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New Analysis Of Pollution Burdens Ranks Fresno, Valley Counties Worst In State

The Office of Environmental Health Hazard Assessment

A new ranking of environmental health in California shows that many Fresno County neighborhoods rank among the worst in the state when it comes to pollution.

The California Office of Environmental Health Hazard Assessment's CalEnviroScreen 2.0 database examines how the state's approximately 8,000 census tracts rank on a variety of indicators in two major areas: pollution exposure and socioeconomic factors that increase vulnerability to pollution. The database combines the two to give each tract a score.

Of the 25 highest scoring census tracts in the state, 16 were from Fresno County. Only Los Angeles County had more neighborhoods in the top 100 list with 41. Fresno County had 24, and Kern County had 7. 

The CalEnviroScreen score is designed to reflect the cumulative impacts of pollution on public health, and is derived from a variety of indicators. The pollution exposure section incorporates data on everything from ozone, PM2.5, and diesel emissions to pesticides, traffic density and drinking water quality.

The socioeconomic section attempts to rank communities based on factors that researchers say make certain groups more vulnerable to pollution. Indicators in that section include the unemployment rate, educational attainment, linguistic isolation and poverty. It also includes data on populations that are especially sensitive to pollution such as young children, expectant mothers and the elderly.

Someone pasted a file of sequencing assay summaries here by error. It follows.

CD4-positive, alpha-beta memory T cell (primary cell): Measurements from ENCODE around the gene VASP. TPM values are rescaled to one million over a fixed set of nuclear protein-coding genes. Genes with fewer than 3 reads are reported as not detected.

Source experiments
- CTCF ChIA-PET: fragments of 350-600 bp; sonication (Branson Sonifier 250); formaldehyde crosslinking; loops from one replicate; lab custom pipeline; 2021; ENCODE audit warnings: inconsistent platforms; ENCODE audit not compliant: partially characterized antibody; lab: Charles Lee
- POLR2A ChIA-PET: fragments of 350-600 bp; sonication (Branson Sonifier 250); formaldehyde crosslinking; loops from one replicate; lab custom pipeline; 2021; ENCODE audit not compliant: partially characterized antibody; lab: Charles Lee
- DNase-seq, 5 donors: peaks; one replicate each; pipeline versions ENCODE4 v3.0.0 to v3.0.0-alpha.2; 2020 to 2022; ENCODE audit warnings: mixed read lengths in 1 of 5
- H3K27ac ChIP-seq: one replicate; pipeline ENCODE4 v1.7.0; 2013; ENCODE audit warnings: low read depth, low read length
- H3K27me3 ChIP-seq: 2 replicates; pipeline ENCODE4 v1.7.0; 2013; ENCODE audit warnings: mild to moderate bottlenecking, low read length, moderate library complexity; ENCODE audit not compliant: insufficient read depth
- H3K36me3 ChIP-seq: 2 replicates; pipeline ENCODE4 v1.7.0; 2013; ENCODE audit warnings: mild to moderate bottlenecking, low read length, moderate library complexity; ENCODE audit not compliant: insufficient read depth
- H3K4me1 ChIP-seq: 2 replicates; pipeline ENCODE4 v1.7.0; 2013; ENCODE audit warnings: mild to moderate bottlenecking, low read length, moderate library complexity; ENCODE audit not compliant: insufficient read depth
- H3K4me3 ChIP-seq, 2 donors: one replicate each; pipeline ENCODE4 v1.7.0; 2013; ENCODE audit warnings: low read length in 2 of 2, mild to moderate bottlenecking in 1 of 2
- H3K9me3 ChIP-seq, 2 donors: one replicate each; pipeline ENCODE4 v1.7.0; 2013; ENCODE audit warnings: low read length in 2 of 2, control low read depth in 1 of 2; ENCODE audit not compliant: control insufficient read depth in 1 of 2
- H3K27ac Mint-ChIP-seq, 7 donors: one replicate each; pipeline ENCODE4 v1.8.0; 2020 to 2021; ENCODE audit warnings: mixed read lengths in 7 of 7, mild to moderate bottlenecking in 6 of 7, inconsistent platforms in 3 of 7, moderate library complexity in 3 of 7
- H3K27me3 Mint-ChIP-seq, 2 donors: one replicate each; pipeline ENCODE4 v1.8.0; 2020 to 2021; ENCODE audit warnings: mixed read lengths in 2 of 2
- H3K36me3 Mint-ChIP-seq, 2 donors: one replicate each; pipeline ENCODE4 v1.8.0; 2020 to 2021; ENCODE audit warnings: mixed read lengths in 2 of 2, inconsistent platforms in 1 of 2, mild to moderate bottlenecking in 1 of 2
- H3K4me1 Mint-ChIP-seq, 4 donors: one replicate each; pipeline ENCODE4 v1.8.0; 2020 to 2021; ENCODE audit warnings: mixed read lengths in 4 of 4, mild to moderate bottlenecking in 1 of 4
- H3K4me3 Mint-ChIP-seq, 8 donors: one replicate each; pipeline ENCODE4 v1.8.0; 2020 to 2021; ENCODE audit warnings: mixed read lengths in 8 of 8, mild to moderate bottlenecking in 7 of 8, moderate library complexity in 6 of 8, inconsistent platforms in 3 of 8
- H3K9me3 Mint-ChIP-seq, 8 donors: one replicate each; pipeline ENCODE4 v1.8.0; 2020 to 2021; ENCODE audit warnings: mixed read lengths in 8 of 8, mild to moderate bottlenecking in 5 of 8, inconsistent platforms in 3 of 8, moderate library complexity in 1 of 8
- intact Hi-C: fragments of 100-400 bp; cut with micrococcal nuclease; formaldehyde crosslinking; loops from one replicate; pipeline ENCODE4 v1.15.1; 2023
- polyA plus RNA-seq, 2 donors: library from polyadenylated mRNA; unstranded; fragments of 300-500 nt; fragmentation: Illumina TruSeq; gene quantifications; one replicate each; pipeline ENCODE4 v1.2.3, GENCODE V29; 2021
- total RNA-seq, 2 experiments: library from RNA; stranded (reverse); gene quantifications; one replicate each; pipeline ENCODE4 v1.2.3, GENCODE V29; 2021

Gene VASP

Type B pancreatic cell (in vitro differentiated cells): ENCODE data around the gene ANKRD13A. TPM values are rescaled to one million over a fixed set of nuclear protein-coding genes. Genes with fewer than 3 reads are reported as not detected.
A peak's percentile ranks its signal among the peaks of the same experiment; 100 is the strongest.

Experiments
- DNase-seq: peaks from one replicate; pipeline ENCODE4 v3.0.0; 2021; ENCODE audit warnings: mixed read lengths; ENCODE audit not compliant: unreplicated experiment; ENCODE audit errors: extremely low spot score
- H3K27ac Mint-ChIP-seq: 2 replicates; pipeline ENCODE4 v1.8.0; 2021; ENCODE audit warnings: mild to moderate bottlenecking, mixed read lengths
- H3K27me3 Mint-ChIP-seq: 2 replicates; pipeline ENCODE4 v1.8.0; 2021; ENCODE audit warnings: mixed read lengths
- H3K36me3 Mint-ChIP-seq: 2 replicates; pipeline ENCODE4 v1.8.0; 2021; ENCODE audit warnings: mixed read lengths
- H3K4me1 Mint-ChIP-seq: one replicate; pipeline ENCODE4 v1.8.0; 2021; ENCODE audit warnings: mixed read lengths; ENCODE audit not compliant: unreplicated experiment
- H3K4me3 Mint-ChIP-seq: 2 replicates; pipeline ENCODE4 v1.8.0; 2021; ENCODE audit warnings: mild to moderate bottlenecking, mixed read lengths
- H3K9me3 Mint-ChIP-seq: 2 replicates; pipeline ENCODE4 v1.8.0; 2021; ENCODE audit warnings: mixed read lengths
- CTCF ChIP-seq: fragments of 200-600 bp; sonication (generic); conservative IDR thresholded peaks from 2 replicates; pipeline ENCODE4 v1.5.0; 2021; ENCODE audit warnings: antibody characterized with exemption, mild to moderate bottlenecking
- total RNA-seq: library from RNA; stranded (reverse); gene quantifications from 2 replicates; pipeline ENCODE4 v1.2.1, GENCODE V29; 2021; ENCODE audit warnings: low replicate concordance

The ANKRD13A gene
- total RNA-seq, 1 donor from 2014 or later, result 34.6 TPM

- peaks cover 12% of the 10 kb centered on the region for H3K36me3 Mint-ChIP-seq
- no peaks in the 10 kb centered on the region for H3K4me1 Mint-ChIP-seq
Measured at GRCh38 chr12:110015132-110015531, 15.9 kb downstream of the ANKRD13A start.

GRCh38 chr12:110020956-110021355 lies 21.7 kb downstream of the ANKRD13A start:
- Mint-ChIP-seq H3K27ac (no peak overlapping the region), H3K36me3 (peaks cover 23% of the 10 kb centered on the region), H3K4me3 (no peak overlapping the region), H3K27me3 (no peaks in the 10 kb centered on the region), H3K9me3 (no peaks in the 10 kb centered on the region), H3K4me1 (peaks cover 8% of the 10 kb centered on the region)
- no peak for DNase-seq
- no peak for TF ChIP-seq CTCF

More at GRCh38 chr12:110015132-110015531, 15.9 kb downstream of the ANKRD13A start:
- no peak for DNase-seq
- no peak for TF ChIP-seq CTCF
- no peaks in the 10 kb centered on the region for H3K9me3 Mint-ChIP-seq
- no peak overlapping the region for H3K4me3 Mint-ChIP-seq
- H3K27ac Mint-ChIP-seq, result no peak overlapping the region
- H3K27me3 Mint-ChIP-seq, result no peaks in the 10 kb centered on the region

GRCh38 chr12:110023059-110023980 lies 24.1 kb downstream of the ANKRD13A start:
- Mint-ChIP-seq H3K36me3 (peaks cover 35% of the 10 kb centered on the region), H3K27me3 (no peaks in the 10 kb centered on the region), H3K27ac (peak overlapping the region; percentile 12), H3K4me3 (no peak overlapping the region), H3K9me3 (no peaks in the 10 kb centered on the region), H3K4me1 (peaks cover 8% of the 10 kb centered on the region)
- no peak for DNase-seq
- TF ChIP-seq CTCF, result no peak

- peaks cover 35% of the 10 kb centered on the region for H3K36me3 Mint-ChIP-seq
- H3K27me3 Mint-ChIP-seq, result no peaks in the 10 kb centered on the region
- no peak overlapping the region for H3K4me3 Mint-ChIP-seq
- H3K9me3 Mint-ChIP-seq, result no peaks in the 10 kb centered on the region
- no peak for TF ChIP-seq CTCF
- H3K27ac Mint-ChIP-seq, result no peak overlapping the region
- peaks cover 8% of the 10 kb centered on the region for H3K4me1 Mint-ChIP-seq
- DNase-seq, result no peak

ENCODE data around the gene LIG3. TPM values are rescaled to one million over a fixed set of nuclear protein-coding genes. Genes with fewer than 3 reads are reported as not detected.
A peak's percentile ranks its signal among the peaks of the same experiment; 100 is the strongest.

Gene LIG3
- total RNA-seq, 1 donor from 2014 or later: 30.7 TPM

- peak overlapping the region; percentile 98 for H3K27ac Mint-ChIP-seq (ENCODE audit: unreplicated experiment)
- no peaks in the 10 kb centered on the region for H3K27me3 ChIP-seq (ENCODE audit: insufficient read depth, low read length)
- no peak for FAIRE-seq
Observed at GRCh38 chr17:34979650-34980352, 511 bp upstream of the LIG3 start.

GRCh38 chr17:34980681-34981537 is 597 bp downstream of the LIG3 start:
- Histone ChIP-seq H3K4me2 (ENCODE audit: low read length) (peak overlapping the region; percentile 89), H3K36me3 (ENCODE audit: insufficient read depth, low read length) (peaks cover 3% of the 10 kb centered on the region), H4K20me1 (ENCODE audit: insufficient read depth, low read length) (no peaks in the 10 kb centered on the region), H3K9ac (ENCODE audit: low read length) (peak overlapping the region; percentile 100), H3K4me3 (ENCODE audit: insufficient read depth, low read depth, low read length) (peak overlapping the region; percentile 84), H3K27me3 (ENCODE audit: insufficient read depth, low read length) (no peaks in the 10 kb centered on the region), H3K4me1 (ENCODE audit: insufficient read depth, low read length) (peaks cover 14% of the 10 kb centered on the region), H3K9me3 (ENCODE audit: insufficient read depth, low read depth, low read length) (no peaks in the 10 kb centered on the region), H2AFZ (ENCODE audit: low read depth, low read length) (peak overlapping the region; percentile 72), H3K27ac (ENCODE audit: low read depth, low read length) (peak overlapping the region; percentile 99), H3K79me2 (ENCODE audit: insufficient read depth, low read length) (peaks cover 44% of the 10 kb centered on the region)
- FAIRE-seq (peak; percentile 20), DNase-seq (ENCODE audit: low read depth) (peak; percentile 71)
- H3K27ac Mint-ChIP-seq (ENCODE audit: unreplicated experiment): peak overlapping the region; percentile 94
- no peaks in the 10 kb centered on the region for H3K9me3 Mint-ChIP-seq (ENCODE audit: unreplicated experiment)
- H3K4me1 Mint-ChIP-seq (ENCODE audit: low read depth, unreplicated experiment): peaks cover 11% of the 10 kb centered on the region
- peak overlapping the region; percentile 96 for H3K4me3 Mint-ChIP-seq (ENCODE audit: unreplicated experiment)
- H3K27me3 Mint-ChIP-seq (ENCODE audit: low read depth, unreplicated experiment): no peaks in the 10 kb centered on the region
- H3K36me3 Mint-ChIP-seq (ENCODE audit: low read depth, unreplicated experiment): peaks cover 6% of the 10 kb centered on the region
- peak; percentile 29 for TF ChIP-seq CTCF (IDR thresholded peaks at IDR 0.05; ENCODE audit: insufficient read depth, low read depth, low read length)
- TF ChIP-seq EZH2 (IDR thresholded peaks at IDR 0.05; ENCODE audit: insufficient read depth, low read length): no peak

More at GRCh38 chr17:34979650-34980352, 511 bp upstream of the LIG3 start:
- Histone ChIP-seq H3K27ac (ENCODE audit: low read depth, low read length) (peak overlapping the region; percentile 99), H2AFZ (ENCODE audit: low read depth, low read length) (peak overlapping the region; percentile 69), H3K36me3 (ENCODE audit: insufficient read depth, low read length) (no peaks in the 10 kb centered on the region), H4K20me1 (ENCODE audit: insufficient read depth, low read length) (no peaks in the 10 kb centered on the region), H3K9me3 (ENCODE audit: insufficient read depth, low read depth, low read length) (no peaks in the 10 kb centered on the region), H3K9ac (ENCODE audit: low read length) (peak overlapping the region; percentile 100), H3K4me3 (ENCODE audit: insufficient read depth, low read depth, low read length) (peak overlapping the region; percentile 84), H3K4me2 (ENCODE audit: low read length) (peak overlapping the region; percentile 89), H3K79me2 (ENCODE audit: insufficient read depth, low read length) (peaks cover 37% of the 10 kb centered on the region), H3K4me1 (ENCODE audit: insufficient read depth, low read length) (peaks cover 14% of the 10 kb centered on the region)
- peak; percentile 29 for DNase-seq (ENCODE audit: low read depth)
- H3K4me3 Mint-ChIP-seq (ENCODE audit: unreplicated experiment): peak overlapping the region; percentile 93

Officials with the California Environmental Protection Agency say they hope to use the new analysis to identify areas that face multiple pollution burdens, and target future programs and funding to those areas.

See an interactive map showing your neighborhood's CalEnviroScreen 2.0 score...

See a ranking of all of California's census tracts by their CalEnviroScreen 2.0 score... (Excel spreadsheet)

Joe Moore is the President and General Manager of KVPR / Valley Public Radio. He has led the station through major programming changes, the launch of KVPR Classical and the COVID-19 pandemic. Under his leadership the station was named California Non-Profit of the Year by Senator Melissa Hurtado (2019), and won a National Edward R. Murrow Award for investigative reporting (2022).